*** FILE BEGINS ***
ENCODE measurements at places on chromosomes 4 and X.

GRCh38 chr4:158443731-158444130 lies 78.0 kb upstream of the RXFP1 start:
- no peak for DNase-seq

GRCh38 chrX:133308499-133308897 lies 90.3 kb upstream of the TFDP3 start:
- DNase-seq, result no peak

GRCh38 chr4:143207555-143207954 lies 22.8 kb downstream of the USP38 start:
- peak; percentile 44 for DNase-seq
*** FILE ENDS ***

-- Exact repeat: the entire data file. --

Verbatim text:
ENCODE measurements at places on chromosomes 4 and X.

GRCh38 chr4:158443731-158444130 lies 78.0 kb upstream of the RXFP1 start:
- no peak for DNase-seq

GRCh38 chrX:133308499-133308897 lies 90.3 kb upstream of the TFDP3 start:
- DNase-seq, result no peak

GRCh38 chr4:143207555-143207954 lies 22.8 kb downstream of the USP38 start:
- peak; percentile 44 for DNase-seq